“Here’s the problem. They are technically subject to the Canadian laws including the Charter of Rights and Freedoms. The statute says that, but it gives you no way to enforce it. So why would U.S. officers ever follow Canadian law?” says Chang.

Immigration lawyer Pantea Jafari says she thinks the bill would force lawyers into the role of watchdogs.

She says the volume of entries could be the same, but the issues will change for lawyers and their clients.

“If entries are refused, for suspect or other reasons, it will create re-work as we try to investigate and understand the reasons for refusal, then try to address same to finally gain entry for clients,” she says.

“I imagine we will also see increased concerns of clients being flagged for secondary review based on suspect and discriminatory targeting, which will require [a] different type of work for clients.”

Jafari says she expects work concerning secondary review will increase, and particularly severe cases would require counsel to practise in other areas, such as constitutional law. She adds that the legislation would make the work of lawyers harder.

“Advising clients on how to prepare for interactions at the border will become more difficult; there may be limited scope of what is reasonable questioning in legal terms,” she says.

“Whereas in reality, because officers will have the power and authority to deny a person seeking entry for any reason including lack of co-operation, the ambit of questioning and, thus, the ambit of answers the person would be forced to provide could be vast.”

Toronto lawyer Robert Blanshay says he’s troubled about the power the bill will give to American officers to conduct strip searches at preclearance areas when Canadian officers are not available.

While the government has said this would only occur in rare circumstances and that American officers would be subject to the same legal safeguards that would apply to Canadian officers, Blanshay says the new power could pose significant Charter concerns.

“That’s hugely problematic. I think there are Charter concerns when officers conduct body searches or strip searches, but if those are Canadian officers under Canadian legislation with the jurisdiction to do so, that’s one thing,” he says.

“But if an American officer is now permitted to do so, because a Canadian officer is unavailable, for me that’s a very large concern.”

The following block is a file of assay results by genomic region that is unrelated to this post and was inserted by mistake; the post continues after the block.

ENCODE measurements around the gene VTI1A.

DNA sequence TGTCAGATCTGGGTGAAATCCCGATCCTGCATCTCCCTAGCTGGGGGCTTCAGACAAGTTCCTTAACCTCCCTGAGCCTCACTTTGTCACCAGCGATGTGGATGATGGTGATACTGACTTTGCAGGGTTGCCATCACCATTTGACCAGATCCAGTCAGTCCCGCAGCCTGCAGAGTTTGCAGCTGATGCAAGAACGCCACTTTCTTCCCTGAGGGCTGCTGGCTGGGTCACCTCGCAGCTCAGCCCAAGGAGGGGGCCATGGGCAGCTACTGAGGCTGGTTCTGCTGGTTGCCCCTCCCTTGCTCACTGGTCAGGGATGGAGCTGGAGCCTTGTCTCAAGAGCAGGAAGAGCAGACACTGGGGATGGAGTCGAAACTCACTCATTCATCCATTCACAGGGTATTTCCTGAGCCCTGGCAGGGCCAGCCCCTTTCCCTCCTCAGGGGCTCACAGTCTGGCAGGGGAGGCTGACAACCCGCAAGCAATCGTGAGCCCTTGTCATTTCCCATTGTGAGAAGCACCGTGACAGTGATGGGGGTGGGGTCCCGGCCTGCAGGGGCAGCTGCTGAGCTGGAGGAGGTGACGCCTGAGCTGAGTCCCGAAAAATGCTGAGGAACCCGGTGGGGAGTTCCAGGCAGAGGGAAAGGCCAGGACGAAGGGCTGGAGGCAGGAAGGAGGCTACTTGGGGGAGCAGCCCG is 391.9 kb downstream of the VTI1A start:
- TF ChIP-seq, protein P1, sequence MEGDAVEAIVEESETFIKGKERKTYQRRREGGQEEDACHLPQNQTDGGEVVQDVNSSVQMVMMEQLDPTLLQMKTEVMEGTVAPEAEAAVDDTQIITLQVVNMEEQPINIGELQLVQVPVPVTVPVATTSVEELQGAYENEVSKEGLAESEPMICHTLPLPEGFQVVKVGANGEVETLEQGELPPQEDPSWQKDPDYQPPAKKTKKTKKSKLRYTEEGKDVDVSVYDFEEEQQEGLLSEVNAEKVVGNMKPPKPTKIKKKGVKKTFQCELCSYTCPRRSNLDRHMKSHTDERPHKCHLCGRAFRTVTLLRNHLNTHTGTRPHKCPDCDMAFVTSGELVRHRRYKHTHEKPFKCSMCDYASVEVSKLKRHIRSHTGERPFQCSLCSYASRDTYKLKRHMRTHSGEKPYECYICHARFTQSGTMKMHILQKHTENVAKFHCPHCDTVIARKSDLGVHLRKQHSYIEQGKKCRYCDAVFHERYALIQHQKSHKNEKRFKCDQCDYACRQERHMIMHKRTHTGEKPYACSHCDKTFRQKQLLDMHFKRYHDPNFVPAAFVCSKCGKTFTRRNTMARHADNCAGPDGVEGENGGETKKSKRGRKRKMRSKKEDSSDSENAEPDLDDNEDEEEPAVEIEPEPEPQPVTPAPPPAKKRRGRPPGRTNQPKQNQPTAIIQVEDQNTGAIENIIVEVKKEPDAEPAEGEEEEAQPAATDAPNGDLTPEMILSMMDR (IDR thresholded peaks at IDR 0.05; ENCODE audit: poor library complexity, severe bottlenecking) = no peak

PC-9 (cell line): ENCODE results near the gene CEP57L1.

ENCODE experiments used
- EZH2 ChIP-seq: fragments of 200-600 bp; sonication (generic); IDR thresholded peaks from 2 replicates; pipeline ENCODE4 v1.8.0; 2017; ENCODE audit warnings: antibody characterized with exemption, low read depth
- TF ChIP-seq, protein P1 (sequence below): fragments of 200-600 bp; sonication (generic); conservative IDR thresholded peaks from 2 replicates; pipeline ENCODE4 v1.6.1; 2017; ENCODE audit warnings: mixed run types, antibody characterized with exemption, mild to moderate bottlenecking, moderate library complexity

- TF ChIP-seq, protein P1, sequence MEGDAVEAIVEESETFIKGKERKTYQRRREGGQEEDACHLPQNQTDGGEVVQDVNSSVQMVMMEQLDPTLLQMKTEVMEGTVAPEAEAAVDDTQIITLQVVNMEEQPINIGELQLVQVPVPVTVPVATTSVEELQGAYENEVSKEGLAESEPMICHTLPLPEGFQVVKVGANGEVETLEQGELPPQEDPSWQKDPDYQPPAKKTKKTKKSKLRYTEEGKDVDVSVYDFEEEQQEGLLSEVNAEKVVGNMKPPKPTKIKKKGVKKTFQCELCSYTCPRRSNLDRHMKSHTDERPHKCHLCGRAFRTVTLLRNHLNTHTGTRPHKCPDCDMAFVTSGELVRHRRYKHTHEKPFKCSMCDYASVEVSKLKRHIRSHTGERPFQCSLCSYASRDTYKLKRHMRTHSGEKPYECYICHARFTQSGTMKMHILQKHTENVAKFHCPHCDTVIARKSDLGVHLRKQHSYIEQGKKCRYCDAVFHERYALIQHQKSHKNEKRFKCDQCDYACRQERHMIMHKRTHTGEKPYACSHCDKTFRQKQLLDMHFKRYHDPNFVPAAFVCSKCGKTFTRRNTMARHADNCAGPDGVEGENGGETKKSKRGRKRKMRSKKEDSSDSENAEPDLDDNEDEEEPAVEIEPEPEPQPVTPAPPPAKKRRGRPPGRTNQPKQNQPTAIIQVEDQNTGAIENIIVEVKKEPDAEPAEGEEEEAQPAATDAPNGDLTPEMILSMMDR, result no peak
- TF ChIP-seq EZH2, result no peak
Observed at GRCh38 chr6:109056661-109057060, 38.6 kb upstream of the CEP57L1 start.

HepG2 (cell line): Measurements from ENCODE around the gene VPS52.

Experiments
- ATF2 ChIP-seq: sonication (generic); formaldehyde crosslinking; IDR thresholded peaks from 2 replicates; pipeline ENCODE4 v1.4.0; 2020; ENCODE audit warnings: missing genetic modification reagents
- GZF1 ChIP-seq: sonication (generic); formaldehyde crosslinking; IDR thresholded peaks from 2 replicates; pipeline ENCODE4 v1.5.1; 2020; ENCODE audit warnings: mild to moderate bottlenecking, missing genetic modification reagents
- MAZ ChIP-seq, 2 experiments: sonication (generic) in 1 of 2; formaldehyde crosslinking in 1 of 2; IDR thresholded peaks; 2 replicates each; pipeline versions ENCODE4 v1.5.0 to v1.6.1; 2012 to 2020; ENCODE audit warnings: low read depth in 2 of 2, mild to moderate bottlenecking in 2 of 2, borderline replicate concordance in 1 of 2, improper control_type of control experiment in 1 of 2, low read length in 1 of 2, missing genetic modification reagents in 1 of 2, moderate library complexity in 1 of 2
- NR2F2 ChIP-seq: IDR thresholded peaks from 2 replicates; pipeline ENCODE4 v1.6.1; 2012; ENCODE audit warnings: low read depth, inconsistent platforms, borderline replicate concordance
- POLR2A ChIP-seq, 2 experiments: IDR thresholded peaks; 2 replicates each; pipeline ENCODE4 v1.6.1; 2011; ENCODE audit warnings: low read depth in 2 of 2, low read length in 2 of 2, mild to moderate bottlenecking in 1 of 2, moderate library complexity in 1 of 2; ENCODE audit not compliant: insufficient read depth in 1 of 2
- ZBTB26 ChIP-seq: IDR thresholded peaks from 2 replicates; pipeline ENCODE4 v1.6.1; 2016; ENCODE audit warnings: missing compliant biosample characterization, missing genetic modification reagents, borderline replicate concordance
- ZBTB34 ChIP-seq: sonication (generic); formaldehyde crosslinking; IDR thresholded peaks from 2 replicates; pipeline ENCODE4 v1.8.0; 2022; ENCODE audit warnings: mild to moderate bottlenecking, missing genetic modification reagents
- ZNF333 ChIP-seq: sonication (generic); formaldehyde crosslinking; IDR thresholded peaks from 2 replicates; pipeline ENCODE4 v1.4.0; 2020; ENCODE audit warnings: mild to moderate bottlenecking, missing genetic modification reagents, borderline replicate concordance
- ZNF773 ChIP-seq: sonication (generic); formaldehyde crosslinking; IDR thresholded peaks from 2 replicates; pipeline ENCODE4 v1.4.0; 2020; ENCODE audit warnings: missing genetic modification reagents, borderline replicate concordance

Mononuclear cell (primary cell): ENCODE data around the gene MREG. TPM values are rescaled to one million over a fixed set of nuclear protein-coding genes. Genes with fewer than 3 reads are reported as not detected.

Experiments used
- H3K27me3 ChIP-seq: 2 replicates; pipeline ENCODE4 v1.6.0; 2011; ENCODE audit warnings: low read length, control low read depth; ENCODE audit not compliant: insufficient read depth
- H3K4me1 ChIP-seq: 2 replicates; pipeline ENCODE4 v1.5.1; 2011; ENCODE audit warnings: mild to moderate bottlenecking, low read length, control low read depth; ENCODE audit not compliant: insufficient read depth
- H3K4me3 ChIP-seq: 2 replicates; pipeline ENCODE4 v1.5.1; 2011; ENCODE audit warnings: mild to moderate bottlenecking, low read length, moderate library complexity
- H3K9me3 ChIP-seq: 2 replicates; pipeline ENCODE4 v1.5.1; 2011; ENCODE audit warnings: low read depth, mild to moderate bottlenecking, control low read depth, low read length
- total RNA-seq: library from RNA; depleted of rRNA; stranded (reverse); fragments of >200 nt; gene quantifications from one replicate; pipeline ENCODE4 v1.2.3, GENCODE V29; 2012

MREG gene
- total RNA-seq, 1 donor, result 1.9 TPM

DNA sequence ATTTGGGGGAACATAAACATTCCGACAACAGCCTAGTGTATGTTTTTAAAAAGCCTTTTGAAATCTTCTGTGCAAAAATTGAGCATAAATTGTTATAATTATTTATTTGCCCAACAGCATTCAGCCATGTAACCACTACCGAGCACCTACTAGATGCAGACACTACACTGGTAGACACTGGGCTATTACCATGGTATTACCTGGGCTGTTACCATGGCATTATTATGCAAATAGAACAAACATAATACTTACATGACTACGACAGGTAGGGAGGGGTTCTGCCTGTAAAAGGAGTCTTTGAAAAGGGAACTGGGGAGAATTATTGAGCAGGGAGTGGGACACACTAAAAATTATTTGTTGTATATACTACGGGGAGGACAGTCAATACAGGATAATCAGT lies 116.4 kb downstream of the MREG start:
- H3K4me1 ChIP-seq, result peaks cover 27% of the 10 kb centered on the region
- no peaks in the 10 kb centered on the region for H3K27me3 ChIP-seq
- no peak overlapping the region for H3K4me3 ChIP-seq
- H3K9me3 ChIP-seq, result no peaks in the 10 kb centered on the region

Lawyers say they expect the courts will likely strike down parts of the legislation if it is not amended before Parliament passes it.

Jafari says it could, however, take years for a challenge to the legislation to make its way up to the Supreme Court of Canada, and that Parliament needs to make changes before the legislation passes.

“If you can see that it is very highly questionable on constitutional grounds, it’s incumbent on the government to do better vetting and better analysis of those pieces of legislation before they are introduced.

Why is the responsibility being passed on to civil society to then go through years of litigation . . .  to get those laws deemed unconstitutional?” she says.

“The responsibility is on the government to do better scrubbing down up front so that it’s only where it is vague that it goes up to the courts for determination.”

The government’s position is that the bill is constitutional.

Lawyers say the government needs to slow down and take into account the current uncertainty that exists at the border with the policies of U.S. President Donald Trump.  

They say this was not considered when the bill was first being negotiated between the governments of former prime minister Stephen Harper and former U.S. president Barack Obama.

After its second reading, the bill was referred to the House of Commons Standing Committee on Public Safety and National Security, which can still modify the bill on a section-by-section basis.